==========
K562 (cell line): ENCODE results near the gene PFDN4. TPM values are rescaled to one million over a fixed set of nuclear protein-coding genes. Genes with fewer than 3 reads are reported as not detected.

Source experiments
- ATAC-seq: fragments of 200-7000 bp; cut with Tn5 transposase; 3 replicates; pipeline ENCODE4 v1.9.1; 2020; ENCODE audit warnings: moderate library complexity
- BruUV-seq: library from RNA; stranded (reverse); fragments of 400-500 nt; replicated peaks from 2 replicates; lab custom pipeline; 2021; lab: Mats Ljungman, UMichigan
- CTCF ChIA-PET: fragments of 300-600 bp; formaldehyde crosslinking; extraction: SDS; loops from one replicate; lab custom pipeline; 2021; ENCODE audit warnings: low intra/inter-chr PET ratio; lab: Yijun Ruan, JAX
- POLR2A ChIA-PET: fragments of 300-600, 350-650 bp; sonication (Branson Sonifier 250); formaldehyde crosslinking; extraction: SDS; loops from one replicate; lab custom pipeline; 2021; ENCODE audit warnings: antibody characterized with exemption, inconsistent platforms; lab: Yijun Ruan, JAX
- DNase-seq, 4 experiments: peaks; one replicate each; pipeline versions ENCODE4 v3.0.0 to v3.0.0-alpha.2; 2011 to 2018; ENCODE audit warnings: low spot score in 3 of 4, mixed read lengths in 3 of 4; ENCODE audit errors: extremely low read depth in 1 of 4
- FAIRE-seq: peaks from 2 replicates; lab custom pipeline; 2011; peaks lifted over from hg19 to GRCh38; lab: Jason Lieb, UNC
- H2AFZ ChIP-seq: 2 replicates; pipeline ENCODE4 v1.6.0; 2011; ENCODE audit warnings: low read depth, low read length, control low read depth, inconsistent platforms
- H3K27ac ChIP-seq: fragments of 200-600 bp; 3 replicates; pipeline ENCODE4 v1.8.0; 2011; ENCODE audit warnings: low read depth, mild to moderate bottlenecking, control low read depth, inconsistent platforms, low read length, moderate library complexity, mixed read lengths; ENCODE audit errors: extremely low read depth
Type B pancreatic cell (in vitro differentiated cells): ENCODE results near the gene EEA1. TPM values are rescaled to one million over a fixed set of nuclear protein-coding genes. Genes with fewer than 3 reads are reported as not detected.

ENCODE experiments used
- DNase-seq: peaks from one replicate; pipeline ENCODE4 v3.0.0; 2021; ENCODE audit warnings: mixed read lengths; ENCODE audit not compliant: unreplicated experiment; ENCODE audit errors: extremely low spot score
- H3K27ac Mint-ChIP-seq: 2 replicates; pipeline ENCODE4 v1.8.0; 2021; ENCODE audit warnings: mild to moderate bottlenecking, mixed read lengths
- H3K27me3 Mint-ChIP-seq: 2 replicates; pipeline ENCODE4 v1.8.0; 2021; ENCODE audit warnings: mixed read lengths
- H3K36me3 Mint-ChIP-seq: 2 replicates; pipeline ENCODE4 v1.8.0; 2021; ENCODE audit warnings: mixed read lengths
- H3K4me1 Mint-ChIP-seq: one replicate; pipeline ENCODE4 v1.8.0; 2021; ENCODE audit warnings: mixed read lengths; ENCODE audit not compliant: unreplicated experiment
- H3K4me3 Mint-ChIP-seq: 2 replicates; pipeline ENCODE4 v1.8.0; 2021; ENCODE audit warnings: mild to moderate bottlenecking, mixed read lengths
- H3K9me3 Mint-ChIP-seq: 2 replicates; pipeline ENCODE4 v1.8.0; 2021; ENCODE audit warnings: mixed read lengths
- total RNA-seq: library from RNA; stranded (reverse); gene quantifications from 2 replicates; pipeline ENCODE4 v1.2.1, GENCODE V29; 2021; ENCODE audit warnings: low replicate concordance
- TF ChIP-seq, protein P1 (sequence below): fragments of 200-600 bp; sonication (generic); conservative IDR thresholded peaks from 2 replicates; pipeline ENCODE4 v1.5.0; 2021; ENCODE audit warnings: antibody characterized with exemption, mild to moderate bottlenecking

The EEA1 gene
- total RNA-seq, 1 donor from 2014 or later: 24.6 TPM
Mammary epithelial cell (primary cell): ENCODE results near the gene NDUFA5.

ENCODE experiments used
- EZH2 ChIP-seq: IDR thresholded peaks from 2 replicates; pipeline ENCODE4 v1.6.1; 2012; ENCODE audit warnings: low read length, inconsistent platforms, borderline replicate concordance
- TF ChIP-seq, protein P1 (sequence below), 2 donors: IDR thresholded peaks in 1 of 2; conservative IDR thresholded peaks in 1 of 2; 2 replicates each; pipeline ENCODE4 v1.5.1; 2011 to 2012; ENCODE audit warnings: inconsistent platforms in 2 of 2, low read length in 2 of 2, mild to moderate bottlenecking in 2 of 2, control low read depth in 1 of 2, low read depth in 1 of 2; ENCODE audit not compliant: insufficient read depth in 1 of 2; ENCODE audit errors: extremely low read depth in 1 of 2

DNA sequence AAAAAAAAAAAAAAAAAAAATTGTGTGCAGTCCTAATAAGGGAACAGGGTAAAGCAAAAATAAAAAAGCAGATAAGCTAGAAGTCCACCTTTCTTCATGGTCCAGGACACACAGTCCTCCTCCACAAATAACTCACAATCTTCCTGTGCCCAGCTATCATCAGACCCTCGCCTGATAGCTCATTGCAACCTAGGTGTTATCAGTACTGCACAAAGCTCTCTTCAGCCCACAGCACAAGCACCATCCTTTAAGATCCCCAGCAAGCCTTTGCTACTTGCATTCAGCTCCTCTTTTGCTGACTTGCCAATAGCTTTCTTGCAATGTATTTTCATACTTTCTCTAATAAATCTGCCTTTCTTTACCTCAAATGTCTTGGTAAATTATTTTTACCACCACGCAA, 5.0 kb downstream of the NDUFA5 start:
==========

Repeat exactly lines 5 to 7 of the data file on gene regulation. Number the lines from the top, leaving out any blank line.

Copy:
- CTCF ChIA-PET: fragments of 300-600 bp; formaldehyde crosslinking; extraction: SDS; loops from one replicate; lab custom pipeline; 2021; ENCODE audit warnings: low intra/inter-chr PET ratio; lab: Yijun Ruan, JAX
- POLR2A ChIA-PET: fragments of 300-600, 350-650 bp; sonication (Branson Sonifier 250); formaldehyde crosslinking; extraction: SDS; loops from one replicate; lab custom pipeline; 2021; ENCODE audit warnings: antibody characterized with exemption, inconsistent platforms; lab: Yijun Ruan, JAX
- DNase-seq, 4 experiments: peaks; one replicate each; pipeline versions ENCODE4 v3.0.0 to v3.0.0-alpha.2; 2011 to 2018; ENCODE audit warnings: low spot score in 3 of 4, mixed read lengths in 3 of 4; ENCODE audit errors: extremely low read depth in 1 of 4